Volume: 3, Issue: 1

1/03/2011

Adaptive Touring in Rehabilitation and Integration
Пикалов В.И. [about]

DESCRIPTORS: Special education; physical education; adaptive touring-including hiking, trekking, orienteering, nature walks, etc; personality disorders; limited abilities young adults; touring program guidelines, procedures, results; Special Olympics; individualization of instruction.
SYNOPSIS: Adaptive touring contributes to a healthy life style for limited abilities young adults. The contact with nature, physical activity, teamwork, and specific skill development which touring provides enables the individual student to make tremendous strides in self-esteem and self-reliance growth. Participation in the Special Olympics competitions helps team members to set goals, systematically develop preparatory skills, and provide rewarding recognition for achievement.

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Introduction

Physical exercise and sports, when utilized in physical rehabilitation and social recreation, are the most efficient tools in the existing range of social welfare services for limited abilities people. These activities seem to be most appropriate for developing a “healthy lifestyle” approach which includes the essential activities of an individual, a team, or a social group. In fact, physical exercise and sports perform many important functions in society and persons who suffer from a wide range of physical and mental disorders may readily participate. The universal character of physical recreation is revealed in its orientation towards the development of a person’s physical, aesthetic, and moral qualities; in its organization of community service and leisure activities; in its role in physical and psycho-emotional rehabilitation; and in its development of communication among all group participants.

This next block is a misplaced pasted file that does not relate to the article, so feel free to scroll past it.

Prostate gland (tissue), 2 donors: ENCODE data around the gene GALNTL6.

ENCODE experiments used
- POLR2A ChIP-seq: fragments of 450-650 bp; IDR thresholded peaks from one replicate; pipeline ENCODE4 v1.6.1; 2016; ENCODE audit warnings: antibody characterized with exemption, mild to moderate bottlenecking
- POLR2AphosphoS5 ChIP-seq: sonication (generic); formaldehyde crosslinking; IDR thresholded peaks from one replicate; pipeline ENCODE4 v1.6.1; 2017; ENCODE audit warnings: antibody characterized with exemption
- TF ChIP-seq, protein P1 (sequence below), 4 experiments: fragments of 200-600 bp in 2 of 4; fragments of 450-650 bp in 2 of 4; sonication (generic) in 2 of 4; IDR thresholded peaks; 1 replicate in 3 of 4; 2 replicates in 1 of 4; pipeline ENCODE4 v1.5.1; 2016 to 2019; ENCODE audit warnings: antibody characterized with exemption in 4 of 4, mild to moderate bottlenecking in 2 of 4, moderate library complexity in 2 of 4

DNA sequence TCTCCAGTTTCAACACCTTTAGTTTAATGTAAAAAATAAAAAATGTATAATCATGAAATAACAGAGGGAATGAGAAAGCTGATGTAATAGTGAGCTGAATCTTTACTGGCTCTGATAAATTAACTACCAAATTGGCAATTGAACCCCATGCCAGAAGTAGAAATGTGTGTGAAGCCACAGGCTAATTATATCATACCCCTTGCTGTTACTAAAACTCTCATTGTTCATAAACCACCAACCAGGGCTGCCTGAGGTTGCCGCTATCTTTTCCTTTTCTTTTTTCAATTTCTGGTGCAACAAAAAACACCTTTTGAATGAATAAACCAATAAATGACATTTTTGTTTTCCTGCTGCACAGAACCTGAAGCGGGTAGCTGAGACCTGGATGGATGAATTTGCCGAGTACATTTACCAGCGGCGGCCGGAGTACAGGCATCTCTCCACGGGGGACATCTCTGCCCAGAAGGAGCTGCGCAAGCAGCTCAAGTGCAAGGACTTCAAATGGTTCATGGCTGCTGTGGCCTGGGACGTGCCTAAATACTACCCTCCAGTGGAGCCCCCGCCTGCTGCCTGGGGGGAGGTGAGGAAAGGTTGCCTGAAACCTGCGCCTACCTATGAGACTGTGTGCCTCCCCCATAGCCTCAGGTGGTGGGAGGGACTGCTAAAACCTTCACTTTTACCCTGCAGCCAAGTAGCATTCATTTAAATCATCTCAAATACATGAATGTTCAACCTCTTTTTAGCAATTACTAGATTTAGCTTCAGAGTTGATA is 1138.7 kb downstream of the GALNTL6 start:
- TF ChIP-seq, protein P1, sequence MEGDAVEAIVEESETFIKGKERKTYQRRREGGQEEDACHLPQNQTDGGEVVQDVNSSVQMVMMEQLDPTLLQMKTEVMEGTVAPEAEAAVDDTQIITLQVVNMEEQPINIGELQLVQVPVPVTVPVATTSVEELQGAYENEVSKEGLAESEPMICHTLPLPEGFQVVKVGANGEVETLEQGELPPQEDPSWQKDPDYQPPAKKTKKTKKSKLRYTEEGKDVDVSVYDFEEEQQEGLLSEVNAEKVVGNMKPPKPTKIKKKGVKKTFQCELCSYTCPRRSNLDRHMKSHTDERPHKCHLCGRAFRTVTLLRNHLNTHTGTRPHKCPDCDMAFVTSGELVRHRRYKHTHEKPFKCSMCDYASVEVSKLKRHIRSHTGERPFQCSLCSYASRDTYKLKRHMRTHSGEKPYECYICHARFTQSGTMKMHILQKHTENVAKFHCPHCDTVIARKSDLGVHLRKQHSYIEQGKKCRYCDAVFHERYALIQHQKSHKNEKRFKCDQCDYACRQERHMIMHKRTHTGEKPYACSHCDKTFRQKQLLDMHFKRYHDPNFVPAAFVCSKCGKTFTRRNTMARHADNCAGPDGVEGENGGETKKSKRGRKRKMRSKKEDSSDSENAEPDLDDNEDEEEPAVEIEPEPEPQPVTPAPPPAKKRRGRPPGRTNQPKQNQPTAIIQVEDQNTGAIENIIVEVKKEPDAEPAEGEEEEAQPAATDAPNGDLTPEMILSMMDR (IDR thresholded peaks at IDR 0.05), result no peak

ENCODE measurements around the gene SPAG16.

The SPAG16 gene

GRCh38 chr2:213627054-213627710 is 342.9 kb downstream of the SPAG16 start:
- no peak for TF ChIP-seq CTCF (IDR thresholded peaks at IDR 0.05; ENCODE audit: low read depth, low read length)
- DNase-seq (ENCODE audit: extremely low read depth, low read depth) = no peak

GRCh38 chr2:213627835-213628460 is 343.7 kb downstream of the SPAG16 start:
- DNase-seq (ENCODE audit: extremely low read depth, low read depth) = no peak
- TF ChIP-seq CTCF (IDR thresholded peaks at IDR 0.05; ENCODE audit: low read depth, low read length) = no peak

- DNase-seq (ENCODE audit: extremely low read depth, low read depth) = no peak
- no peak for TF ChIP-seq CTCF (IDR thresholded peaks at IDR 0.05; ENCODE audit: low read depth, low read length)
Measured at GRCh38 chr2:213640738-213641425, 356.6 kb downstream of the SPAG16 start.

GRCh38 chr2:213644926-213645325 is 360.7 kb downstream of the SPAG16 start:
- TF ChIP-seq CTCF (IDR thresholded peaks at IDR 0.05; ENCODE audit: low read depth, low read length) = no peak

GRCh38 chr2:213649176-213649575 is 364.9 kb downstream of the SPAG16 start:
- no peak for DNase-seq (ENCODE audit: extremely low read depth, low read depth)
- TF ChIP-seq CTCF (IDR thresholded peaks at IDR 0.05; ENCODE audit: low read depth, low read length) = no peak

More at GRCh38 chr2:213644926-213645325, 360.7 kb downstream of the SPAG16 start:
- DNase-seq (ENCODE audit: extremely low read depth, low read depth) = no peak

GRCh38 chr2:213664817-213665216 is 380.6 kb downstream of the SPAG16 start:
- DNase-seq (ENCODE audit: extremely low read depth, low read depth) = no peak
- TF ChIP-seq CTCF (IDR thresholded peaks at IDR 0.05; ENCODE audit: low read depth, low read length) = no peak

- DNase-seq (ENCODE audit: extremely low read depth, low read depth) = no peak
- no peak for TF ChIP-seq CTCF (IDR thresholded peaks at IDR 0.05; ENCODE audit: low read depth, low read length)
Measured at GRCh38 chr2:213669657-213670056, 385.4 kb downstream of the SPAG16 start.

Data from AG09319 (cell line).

This article will look at the Rehabilitation Center for Children and Young Adults with Limited Abilities of the city of Kurchatov in the Kursk Region of Russia and will describe the Center’s “adaptive touring” program as a form of health-improving and educational activities for a group of young people who suffer from personality development disorders.

Program Content and Guidelines

All stages of the special physical education program for Rehabilitation Center students which we have worked out over the years set forth general goals that primarily develop a young person’s initiative and cognitive interest in the world around him/her, in addition to healthy lifestyle skills. To achieve these goals, we employ what we call “individualized touring activities” which are based on an individual approach to the development of basic life skills, self-reliance, socialization, communication, and recreation.

The program carries out health improving and cognitive activities through “adaptive touring” (chaperoned by experts) which primarily affect the young person’s kinetic, creative, cognitive, and emotional aspects as realized in direct contact with the reality of natural and social environments.

The Program includes the following features of the Rehabilitation Center’s activities: